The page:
|Table 1:||Food value and ethnomedicinal uses of Azanza garckeana in tropical Africa|
Azanza garckeana has been identified as one of the few plant species that should be integrated in the domestication process in farming systems in sub-Saharan Africa to support nutritional, medicinal and income security of local communities2,17,18. According to Van Wyk18, the fruits of A. garckeana have potential in the development of new food and beverage products.
The bark, fruits, leaves, roots and stems of A. garckeana are reported to possess diverse medicinal properties and used to treat or manage various diseases and ailments throughout its distributional range (Table 1). Total of 22 traditional medicinal uses of A. garckeana are documented in literature (Table 1) from 9 countries in tropical Africa, representing 64.3% of the countries where the species is indigenous. The country with the highest ethnomedicinal uses is Nigeria (nine) based on 4 literature records, followed by Zimbabwe with 7 uses and 2 literature records, Democratic Republic of Congo (DRC) with 4 uses based on 2 literature records and Malawi with three uses based on a single literature record (Table 1). Root infusion of A. garckeana is taken orally as remedy for chest pains, cough and menstruation in Nigeria, Zimbabwe and Kenya19-21. The root and stem bark decoction of A. garckeana is taken orally as remedy for gonorrhoea, sexually transmitted diseases and syphilis in Malawi, Nigeria and Zambia22-25. The leaf, stem, root decoction or ripe fruits of A. garckeana are taken orally as remedy for infertility and liver problems in Botswana, Kenya, Malawi, Nigeria16,20,22,24,26,27. In Nigeria, fruit poultices are applied on abscesses16,21 and ripe fruits are taken orally as aphrodisiac27. In Sudan, ripe fruits are taken orally for anemia28, while in Tanzania, the root decoction is taken by pregnant women to induce labour29. In Zimbabwe, the root decoction of A. garckeana is taken orally as antiemetic, as remedy for madness or mental illness, retained placenta and root infusion is dropped into ear as remedy for earache19,30,31. In the DRC, the leaf or root decoction of A. garckeana is taken orally as remedy for diabetes, edema, epilepsy and membrane rupture32,33. In Malawi, the root decoction of A. garckeana is taken orally for fever while in Zambia, people suffering from malaria are advised to eat raw fruit of the species or cook the fruit and eat it as relish23,34. The root decoction of A. garckeana is mixed with roots of Sterospermum kunthianum Cham. and taken orally as remedy for asthma in Malawi22.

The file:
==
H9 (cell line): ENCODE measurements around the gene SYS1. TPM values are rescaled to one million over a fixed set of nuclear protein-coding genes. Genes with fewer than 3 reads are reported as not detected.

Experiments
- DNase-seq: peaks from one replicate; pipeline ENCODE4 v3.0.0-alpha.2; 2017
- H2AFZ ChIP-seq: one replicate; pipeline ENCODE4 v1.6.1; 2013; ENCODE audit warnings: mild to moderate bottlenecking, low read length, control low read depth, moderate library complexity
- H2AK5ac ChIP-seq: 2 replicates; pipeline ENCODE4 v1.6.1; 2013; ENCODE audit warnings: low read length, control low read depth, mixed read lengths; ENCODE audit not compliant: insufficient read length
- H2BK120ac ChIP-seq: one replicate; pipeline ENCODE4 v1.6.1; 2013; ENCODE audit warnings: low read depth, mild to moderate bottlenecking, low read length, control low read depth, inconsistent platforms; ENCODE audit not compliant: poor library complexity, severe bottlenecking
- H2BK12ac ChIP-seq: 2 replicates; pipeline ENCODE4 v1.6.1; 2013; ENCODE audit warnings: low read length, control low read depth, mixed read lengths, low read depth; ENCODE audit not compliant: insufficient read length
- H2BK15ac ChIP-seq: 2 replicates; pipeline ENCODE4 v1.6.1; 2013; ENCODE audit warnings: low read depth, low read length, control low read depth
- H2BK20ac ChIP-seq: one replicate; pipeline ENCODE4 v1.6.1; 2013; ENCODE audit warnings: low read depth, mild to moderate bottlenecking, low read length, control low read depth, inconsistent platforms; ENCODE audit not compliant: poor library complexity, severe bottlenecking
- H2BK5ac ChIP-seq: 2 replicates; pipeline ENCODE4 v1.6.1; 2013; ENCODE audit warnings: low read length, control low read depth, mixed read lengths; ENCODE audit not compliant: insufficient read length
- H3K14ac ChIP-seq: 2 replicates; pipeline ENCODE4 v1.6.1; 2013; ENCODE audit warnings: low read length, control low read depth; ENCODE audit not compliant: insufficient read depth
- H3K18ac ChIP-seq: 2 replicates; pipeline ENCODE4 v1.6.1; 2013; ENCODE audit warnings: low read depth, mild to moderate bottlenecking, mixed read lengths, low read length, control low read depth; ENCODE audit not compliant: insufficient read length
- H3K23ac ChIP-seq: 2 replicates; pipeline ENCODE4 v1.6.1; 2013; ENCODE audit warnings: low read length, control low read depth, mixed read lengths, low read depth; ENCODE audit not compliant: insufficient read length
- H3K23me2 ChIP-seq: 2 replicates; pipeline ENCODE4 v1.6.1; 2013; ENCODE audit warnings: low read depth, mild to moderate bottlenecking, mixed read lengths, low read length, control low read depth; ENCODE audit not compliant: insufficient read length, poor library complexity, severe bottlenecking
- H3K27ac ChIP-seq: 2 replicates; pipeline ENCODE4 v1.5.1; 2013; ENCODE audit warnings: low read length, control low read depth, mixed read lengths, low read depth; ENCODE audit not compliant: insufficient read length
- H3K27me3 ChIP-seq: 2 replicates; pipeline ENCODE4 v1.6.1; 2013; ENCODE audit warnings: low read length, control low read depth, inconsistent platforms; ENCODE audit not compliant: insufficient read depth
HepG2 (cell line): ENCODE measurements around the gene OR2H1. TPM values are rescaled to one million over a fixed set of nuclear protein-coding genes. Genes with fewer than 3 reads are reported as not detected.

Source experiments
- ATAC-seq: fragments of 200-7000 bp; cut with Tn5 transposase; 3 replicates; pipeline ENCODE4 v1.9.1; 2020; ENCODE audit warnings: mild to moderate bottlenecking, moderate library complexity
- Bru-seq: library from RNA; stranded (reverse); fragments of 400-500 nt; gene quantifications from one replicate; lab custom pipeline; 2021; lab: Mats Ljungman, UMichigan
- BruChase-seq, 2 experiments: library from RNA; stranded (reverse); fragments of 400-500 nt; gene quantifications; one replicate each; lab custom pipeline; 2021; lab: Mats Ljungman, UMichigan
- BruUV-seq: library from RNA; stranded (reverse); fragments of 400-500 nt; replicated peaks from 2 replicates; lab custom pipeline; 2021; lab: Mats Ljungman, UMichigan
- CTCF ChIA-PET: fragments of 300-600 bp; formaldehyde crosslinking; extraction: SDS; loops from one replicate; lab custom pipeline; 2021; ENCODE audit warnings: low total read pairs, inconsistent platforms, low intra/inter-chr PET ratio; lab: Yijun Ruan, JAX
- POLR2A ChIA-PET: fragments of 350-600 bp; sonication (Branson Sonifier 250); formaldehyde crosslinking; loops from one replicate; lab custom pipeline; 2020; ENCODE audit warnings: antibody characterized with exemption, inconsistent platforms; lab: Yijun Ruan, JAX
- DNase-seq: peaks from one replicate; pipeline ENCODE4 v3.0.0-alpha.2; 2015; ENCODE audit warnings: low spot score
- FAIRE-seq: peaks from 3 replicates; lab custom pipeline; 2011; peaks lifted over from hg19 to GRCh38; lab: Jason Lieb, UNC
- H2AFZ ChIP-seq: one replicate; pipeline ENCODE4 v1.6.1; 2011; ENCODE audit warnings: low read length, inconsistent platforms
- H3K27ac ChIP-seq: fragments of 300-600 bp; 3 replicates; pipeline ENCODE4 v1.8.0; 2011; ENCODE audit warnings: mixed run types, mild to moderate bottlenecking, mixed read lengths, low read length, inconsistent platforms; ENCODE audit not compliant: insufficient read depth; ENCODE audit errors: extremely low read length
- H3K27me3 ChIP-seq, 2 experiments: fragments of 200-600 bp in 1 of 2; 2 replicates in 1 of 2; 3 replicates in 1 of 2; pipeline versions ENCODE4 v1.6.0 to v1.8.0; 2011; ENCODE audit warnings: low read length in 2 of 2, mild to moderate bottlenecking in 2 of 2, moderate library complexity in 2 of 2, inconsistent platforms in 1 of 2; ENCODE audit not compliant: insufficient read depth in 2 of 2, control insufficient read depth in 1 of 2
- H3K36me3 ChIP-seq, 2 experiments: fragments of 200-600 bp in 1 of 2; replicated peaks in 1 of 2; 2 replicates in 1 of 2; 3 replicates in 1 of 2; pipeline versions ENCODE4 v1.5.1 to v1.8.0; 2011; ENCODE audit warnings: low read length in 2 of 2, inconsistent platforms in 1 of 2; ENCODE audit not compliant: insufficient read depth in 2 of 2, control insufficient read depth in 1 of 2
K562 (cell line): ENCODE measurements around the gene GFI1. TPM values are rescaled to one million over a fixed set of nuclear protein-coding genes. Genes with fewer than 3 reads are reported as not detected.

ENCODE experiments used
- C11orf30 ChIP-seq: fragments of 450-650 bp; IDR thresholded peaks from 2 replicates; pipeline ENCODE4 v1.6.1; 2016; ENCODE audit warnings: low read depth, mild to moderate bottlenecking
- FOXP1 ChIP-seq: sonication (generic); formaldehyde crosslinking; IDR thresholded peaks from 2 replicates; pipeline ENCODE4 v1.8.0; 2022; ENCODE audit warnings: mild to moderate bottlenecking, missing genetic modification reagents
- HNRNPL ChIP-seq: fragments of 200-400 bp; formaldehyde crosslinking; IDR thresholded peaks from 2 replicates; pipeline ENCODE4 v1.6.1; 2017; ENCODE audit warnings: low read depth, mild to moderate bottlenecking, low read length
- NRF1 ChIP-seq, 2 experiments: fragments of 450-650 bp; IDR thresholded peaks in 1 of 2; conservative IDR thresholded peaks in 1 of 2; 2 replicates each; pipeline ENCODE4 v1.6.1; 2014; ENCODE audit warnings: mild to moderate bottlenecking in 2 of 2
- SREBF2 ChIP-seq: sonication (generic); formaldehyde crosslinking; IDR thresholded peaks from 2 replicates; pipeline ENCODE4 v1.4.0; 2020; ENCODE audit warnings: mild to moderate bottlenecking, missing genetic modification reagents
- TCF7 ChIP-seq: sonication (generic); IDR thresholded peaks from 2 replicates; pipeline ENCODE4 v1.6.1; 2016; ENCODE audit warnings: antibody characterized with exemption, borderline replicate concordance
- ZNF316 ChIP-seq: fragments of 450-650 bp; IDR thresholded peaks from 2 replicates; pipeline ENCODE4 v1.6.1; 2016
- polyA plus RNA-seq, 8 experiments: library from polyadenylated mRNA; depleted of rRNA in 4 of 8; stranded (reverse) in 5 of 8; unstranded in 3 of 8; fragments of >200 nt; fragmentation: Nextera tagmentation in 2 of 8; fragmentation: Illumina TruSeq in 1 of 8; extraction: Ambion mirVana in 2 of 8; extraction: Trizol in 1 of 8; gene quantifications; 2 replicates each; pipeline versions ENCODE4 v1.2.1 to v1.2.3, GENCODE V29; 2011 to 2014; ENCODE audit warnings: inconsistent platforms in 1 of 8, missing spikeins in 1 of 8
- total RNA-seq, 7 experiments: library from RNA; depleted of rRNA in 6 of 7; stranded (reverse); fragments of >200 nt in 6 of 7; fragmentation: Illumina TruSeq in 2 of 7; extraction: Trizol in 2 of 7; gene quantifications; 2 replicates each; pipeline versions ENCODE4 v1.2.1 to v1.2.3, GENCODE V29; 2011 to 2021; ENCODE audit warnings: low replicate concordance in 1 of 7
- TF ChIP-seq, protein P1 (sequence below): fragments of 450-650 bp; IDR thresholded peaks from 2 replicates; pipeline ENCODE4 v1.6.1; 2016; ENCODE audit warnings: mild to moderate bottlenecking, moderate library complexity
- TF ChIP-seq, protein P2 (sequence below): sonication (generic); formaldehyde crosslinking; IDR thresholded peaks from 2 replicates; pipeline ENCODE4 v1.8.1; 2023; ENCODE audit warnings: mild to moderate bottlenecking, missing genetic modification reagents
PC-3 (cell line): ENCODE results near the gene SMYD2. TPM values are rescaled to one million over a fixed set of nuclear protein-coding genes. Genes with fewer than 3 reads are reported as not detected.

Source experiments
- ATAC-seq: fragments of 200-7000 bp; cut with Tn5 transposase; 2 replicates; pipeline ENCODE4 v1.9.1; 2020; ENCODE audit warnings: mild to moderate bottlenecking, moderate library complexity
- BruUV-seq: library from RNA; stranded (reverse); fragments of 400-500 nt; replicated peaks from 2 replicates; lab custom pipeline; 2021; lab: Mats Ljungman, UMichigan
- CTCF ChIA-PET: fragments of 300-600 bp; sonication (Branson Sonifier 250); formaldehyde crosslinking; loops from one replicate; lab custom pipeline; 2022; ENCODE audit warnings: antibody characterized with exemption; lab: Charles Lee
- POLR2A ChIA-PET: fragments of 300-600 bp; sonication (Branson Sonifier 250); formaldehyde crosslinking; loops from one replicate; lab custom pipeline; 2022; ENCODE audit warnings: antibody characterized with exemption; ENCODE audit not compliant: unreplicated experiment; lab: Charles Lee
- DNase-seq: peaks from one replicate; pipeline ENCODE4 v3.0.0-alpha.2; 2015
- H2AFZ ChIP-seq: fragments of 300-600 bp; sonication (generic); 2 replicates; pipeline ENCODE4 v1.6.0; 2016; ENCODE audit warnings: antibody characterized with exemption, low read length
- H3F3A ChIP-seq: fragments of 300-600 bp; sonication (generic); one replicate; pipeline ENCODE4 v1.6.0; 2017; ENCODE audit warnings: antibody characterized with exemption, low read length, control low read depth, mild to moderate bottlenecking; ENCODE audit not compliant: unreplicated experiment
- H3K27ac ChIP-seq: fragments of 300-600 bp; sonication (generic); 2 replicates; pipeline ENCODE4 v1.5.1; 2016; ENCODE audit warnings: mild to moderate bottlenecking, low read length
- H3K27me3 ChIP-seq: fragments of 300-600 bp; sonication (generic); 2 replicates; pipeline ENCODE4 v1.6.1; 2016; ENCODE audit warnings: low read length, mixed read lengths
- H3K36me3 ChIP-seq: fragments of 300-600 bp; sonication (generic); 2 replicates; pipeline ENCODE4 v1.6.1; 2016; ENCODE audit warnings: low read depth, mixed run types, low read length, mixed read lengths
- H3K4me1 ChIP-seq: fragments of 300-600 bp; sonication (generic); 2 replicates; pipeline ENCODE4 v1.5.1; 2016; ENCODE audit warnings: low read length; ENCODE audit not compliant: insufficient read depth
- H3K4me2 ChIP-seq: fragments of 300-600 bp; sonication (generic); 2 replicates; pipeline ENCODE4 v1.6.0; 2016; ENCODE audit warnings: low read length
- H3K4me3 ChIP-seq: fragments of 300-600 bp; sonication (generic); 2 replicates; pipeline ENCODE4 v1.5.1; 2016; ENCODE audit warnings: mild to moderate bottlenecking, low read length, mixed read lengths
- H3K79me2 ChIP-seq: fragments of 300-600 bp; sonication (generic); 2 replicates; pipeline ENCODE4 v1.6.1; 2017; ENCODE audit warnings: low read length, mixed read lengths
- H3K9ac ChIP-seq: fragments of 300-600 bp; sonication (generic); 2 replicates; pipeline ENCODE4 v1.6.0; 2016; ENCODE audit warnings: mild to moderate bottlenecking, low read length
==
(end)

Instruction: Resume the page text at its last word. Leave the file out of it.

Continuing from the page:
Phytochemical composition of Azanza garckeana: Multiple classes of compounds including alkaloids, amino acids, ascorbic acid, carotenoids, cyanogenic glucosides, flavonoids, lipids, phenols, saponins and tannins (Table 2, 3) have been isolated from A. garckeana fruits, leaves, roots, seeds and stem bark25,39,40.
|Table 2:||Chemical composition of fruits, leaves, roots, seeds and stem bark of Azanza garckeana|
|*Range represents standard deviation|